John and Jane are both UConn accounting students graduating this year. They’ve taken the same courses and learned from the same professors, and they’re both finalists for the same entry-level job at a large company.
John’s grades were a bit better than Jane’s, and he has a higher overall GPA. But Jane did an internship at an accounting company, where her final project involved making a presentation to the firm’s senior leadership. She was also a leader in student government, and she volunteered at a local animal shelter on the weekends.
In this hypothetical scenario, who’s the more attractive candidate?
In today’s employment market, as hiring managers place greater emphasis on the importance of so-called “soft skills,” more often than not it’s Jane who’d get the job offer.
“The one thing employers do not resonate well with is a student who may have an extremely high GPA, but has done nothing else in their time here,” says Jim Lowe, assistant vice provost and executive director of UConn’s Center for Career Development. “Twenty years ago, I will tell you, ‘I went to class and I got really good grades’ was the name of the game. It’s not the name of the game anymore.”
Our hypothetical Jane’s out-of-classroom activities help to demonstrate to potential employers her mastery of soft skills – those somewhat intangible competencies, like critical thinking, creativity, professionalism, communication, and teamwork – that are increasingly important to hiring managers. Fifty-seven percent of senior business leaders say that soft skills are more important than hard skills, according to LinkedIn Learning’s 2018 Workplace Learning Report, a survey of more than 4,000 professionals, with creativity securing the top spot as the most valued soft skill.
In his work with students and recruiters through the Center for Career Development, Lowe sees the importance placed on soft skills every day, he says, and while soft skills aren’t a new concept, they help demonstrate a candidate’s ability to transition from the higher education environment to the workplace.
“There was a day where if somebody were looking for a computer programmer, they would only go to the School of Engineering for computer science majors,” Lowe notes. “Now, they have broadened that and said, ‘We’ll take a look at any major, because the technology is so specific to our industry, to our company, we tend to train them on the technology piece. We just want good solid talent coming in.’”
“The people who have the most creativity, great communication skills … it’s just as important as the technical skills that you get from an engineering course load,” says Daniel Murphy ’06 (BUS), senior vice president for digital engineering with the consumer financial services company Synchrony, who also recruits at UConn for the company’s information technology needs. Murphy says that most universities don’t teach the modern programming languages that his team uses for coding, making soft skills like creativity and communication critical to his recruitment efforts.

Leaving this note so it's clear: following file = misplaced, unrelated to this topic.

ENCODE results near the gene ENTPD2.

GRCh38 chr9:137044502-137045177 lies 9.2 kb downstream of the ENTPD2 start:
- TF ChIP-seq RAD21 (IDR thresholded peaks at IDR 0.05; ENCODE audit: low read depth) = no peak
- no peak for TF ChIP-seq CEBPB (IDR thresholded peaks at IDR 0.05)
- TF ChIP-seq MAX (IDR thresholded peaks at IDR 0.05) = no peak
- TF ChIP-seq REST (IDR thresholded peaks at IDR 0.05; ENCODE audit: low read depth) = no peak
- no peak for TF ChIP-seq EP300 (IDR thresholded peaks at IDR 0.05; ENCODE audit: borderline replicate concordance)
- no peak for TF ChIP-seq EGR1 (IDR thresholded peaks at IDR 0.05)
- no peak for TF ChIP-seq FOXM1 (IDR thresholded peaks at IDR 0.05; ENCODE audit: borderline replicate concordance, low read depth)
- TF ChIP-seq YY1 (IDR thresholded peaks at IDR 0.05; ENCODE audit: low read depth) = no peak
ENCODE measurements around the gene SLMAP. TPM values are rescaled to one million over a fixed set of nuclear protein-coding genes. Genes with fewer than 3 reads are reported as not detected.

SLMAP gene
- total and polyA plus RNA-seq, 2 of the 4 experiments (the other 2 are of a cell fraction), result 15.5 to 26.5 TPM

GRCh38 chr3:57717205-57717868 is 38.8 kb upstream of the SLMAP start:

“When I speak to IT groups, a lot of what I speak about are social and professional skills,” Murphy says. “If you want to make real, big, lasting change, you need the help of others. Motivating a team to work together, and convincing your boss to support your vision to take a big swing takes more than just technical skills.”
In decades past, soft skills might have developed naturally over time, Murphy observes, as students left their dorms to interact with peers and build new friendships on a campus community. But in this era of technology, where social media and mobile communications often make continuing high school friendships easier than cultivating new relationships, the natural forces that would have helped to build soft skills may be less a part of the college experience.
While UConn’s general education requirements help expose all students to a core curriculum designed to give students a well-rounded academic experience regardless of their major, both Lowe and Murphy agree that experiences outside of academics are critical to developing the soft skills that employers are searching for.
“What we hear employers say on a regular basis is that the classroom piece is important,” says Lowe, “but it’s the experiential learning that they’re really looking at.”
Experiential learning, as Lowe refers to it, can include any learning outside a traditional college classroom. Internships, co-ops, and job shares, as well as involvement in student organizations or clubs – and taking advantage of leadership opportunities in those organizations, in particular – all help to develop the soft skills that are in demand with today’s hiring managers. Murphy agrees, adding that work experience, particularly in a team environment, demonstrates your ability to communicate, motivate, and keep others engaged.
“You need work experience, and you need to be part of a team,” he says. “UConn’s a big school. It’s easy to get lost. You have to make it a bit smaller in order to thrive.”
There are more than 600 active groups and clubs at UConn, Lowe says, and the Center for Career Development can help connect students with internships both on and off campus. He says an essential key to success at UConn, and to building soft skills that will take students into the next phase of life, is to stay engaged.
“How do you tell your story? It’s not a robust story if you only have one chapter,” says Lowe. “You want to be able to say, ‘I really engaged in life here,’ which gives the employer the sense that you’re going to engage in the culture of their company.”